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Yes, there are many sub-specializations within the field of psychology that are non-clinical; however, you should be advised that not all clinical psychologists work in health care settings. For example, some clinical psychologists work in forensics or forensic analysis. Others are academic and spend their careers teaching and conducting research. A PhD or PsyD in clinical psychology does not necessarily relegate a person to a career spent with clients lying on your couch!
Getting back to your question about other disciplines within psychology, there are many from which you can choose; it all depends on your preferences. In general, psychologists go one of two routes: academic (teaching and research) or applied (work in practical settings). I, for example, am an Industrial-Organizational (commonly called I-O) psychologist. I chose to go the academic route and I enjoy teaching courses on organizational development, research methods, and consulting as well as conducting research on workplace violence.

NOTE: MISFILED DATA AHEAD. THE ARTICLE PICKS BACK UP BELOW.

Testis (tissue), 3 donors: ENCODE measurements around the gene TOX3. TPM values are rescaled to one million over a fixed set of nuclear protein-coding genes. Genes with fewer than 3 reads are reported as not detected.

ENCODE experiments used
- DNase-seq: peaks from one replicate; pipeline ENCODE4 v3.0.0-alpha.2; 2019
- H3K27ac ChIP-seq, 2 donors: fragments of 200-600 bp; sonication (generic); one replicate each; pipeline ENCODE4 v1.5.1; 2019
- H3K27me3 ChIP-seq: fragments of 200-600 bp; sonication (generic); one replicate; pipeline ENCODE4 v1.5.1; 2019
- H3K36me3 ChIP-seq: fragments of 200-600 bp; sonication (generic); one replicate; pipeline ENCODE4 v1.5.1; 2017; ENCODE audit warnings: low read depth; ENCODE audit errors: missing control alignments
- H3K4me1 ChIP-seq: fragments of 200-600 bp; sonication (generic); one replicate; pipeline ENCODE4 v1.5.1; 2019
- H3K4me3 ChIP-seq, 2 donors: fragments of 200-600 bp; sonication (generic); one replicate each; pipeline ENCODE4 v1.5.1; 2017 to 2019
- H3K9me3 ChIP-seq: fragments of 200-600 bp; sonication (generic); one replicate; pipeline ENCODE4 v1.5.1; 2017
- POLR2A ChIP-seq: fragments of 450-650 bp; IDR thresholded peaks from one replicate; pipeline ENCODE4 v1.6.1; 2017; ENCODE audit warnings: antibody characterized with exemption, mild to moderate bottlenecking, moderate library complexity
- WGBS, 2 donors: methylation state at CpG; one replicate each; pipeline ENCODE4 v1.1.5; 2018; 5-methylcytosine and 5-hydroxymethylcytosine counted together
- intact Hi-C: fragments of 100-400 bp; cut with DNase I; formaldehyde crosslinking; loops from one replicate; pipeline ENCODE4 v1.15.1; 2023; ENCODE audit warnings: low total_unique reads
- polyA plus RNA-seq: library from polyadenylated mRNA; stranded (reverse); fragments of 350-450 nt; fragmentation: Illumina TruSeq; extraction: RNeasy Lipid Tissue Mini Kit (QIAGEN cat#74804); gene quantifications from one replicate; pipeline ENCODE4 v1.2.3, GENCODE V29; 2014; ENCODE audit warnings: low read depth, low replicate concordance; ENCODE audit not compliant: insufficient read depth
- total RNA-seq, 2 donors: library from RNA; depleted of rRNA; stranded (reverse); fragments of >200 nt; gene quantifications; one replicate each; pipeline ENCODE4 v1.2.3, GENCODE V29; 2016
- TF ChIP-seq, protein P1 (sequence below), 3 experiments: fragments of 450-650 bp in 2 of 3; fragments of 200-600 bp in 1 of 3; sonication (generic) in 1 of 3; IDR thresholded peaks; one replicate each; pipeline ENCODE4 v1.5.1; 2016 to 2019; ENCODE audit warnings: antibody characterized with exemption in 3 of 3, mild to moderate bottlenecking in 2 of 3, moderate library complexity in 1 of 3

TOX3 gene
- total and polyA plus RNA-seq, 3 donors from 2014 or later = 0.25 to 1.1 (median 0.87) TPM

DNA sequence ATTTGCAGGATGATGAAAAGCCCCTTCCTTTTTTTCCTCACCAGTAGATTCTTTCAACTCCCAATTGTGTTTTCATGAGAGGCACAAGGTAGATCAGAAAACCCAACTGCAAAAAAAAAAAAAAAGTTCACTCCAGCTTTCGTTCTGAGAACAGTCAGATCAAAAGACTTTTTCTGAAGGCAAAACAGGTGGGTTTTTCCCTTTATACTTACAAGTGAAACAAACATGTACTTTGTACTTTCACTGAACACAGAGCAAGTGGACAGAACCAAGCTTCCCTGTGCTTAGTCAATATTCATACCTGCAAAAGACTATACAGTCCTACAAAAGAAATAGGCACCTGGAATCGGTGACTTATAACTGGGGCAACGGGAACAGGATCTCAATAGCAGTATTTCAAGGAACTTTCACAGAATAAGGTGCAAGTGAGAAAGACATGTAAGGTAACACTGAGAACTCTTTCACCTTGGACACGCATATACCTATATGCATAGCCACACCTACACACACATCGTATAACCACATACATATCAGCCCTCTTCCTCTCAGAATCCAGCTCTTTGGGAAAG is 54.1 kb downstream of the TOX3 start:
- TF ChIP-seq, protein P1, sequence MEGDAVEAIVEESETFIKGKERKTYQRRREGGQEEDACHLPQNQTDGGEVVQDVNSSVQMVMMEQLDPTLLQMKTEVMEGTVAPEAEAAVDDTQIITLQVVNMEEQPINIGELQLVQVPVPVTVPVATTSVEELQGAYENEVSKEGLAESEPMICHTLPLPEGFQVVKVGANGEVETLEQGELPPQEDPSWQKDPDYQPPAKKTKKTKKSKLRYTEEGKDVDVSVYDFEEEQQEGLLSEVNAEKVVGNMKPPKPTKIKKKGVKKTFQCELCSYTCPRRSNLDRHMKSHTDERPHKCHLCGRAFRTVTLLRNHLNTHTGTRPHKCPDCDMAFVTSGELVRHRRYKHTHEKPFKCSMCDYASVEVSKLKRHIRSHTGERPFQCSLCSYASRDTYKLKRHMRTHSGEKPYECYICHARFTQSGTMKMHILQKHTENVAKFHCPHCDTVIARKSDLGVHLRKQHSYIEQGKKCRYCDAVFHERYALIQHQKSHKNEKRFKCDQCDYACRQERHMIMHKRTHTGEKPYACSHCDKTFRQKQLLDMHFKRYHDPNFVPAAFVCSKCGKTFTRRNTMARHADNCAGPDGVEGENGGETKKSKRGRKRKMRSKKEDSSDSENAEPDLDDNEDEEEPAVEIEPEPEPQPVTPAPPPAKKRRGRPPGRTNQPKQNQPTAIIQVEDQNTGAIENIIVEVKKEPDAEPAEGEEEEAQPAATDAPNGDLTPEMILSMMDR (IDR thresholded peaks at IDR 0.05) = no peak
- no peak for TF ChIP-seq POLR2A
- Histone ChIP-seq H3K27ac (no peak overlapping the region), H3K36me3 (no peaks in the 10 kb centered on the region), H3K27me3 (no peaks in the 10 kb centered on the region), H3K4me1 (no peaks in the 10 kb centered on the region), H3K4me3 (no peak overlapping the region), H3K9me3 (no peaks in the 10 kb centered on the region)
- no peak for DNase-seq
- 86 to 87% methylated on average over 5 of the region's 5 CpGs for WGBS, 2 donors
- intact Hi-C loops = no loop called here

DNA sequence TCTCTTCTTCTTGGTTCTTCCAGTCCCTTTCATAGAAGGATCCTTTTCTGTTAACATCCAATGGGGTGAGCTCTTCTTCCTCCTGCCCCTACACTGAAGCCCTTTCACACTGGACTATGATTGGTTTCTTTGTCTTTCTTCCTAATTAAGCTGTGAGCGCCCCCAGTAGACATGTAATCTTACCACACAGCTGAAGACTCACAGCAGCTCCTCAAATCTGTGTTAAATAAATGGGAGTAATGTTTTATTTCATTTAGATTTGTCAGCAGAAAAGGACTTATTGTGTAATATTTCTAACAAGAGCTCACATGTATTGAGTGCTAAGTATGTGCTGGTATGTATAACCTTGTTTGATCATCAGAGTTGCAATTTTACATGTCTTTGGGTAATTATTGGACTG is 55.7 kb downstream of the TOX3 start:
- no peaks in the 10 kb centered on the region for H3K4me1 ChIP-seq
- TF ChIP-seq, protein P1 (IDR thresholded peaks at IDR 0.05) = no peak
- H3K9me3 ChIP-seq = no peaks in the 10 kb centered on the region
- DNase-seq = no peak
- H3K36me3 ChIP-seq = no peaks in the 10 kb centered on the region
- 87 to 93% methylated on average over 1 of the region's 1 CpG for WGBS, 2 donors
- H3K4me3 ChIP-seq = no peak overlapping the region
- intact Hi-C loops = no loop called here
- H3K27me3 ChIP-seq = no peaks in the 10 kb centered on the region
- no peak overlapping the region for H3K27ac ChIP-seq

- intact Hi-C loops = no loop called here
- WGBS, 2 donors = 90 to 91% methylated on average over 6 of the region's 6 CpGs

Think about what appeals to you (professionally) and then browse the American Psychological Association (APA) website to learn more about the various sub-specializations within the field. I hope this was helpful.